3 March 2021
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Will history view Morrison as a great PM?

Malcolm Mackerras
21 May 2019

With the celebrations of Bob Hawke’s life in full swing, the time has come for me to have my penny’s worth. It takes the form of ranking Australia’s 30 Prime Ministers in order of greatness. The accompanying table is one on which I have been working for 50 years – with continual revisions as readers will see.

Take the top left-hand corner of the “great” PMs – ranked in my order of greatness. The weekend result has caused me to add the name of Scott Morrison – but with two question marks. Readers may be interested to know that following the 1993 Keating victory, I had him in the “greats” column but with two question marks. However, his full term as “elected” Prime Minister (1993-96) was such a disappointment to me, I lowered him out of the top category. The same may happen with Morrison. Time will tell.

My reasons for placing Menzies top are the number of elections he won (seven in all), the sheer length of time he spent in the office (18 years in two terms), Australia’s prosperity while he was in office and the fact that he retired on his own terms. I lack the space here to explain why Alfred Deakin is placed third on my list.

Given the tributes now being paid to Hawke, readers would be entitled to ask me why I place him “only” third among the Labor PMs and “only” fifth of the 30. This article does that by concentrating mainly on Labor Prime Ministers.

My logic with prime ministerial ranking comes from nation building, successful reforms, initiatives, election wins and longevity in office. However, I add marks for being a successful Prime Minister in either of the two world wars and for leaving on his own terms. Electoral defeat, debacles and divisiveness cause me to subtract marks. Also there is, in my opinion, a need to give handicap marks to earlier prime ministers, as they are out of memory to people living today.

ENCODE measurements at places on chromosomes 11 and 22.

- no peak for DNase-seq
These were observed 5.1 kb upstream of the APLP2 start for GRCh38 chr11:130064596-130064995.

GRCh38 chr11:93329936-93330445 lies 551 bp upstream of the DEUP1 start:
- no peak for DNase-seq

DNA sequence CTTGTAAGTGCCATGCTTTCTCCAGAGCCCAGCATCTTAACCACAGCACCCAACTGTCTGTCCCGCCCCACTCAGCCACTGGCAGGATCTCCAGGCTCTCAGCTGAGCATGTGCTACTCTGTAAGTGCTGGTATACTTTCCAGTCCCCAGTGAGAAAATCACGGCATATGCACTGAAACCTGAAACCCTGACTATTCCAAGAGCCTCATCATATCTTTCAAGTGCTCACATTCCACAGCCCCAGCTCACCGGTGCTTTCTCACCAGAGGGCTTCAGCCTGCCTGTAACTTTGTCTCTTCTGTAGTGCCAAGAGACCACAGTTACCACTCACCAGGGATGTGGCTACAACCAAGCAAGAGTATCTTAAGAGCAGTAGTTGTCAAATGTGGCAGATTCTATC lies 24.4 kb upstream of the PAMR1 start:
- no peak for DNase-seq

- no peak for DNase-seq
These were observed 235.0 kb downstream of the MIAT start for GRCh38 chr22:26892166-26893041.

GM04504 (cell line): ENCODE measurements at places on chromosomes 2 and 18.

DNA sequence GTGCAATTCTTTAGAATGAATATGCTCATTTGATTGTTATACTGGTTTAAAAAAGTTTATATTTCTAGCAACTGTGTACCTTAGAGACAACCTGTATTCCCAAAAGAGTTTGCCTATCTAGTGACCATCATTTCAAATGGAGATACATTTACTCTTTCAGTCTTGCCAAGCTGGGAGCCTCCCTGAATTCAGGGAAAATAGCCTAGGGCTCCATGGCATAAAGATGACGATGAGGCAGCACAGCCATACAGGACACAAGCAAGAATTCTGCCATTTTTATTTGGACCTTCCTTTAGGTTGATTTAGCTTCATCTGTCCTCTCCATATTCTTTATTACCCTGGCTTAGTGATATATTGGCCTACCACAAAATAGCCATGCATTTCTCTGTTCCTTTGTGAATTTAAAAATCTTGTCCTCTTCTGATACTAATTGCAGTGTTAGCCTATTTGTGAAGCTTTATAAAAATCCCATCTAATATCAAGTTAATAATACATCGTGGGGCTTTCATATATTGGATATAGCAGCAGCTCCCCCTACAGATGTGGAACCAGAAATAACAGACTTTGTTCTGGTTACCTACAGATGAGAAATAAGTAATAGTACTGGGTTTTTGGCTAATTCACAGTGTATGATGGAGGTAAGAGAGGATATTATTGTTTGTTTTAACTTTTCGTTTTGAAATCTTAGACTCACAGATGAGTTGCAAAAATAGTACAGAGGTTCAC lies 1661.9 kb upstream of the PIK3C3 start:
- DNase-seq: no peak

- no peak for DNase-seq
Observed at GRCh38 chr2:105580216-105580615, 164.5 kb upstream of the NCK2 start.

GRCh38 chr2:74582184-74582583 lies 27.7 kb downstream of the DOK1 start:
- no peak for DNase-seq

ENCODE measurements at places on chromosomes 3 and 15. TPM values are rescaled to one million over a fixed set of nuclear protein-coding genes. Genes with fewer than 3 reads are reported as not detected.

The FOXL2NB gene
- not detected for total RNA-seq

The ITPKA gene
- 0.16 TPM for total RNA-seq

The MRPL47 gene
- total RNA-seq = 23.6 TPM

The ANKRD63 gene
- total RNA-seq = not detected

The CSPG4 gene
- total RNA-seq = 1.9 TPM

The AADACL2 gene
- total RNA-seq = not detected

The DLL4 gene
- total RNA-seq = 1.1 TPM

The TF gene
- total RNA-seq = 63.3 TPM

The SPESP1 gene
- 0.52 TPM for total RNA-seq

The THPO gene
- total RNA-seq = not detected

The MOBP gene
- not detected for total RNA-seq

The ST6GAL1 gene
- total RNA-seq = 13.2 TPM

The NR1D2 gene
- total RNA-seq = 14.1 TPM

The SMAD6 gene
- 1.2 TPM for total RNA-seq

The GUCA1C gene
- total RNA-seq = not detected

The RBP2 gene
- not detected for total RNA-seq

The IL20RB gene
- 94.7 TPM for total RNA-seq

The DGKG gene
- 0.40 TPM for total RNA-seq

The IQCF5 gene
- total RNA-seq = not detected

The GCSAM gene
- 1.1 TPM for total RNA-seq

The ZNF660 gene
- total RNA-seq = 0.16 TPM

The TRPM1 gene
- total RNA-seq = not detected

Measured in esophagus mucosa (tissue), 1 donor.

The wartime Prime Ministers were Billy Hughes in the First World War and John Curtin in WW2. Historians are virtually unanimous in the view that, on almost every count, Curtin did his job better and more successfully than Hughes. So, while both men are among the “greats” Curtin comes in second and Hughes “only” sixth. By the way, Curtin died in office.

With Hawke is placed “only” fifth, I need now to explain why Fisher goes so high. First, he was so successful electorally that he established a majority Labor government in Australia in 1910. By contrast, New Zealand had to wait until 1935 and the United Kingdom until 1945 for such a success.

Fisher began construction of the Trans-Australia Railway and of Canberra, established the Royal Australian Navy, numerous social security payments and the Commonwealth Bank. He was the only Labor Prime Minister to leave office on his own terms, thus cementing his place as the party’s second greatest Prime Minister. While Hawke never took his party to an election defeat (the ultimate humiliation), he did suffer his party leadership being torn from him in December 1991 in circumstances well known to readers of my articles.

Labor supporters dislike me placing Lyons ahead of Chifley and dislike me placing both Hughes and Lyons among the “greats”. Both were “rats”, they say. So what? Anyway, I can see why objection may be taken to my high placement of Lyons. My argument is based on his electoral success, his popularity at the time, and that his sensible economic policies dragged Australia out of the depression. He never lost an election for the simple reason that he died in office.

I lack the space to explain my placements of Bruce, Keating, Fraser, Whitlam, Barton and Holt. I insist on placing Julia Gillard in the “High average” category for a variety of reasons, such as being the only woman in the job, her term being the longest of the post-Howard prime ministers (to date) and her excellent negotiating skills.

In my opinion, all of Rudd, Turnbull, Abbott and Gorton were duds. Rudd goes first since he was PM twice and Turnbull goes higher than Abbott because he was longer in the job. Abbott goes higher than Gorton because he did have one success – he stopped the boats, with the aid of dumped Liberal senator Jim Molan. For my comments on Molan see my article “What a disgrace!” posted on 13 December last year.

Those Prime Ministers who did not win an election are placed in a separate category (see bottom left-hand corner) and are ranked purely in terms of the time they spent in the office. Thus McMahon was there for one year, eight months and 25 days and Reid for 10 months and 18 days. At the bottom end, Page was there for 20 days and Forde for a mere eight days.

(Malcolm Mackerras is Honorary Fellow of Australian Catholic University. malcolm.mackerras@acu.edu.au)

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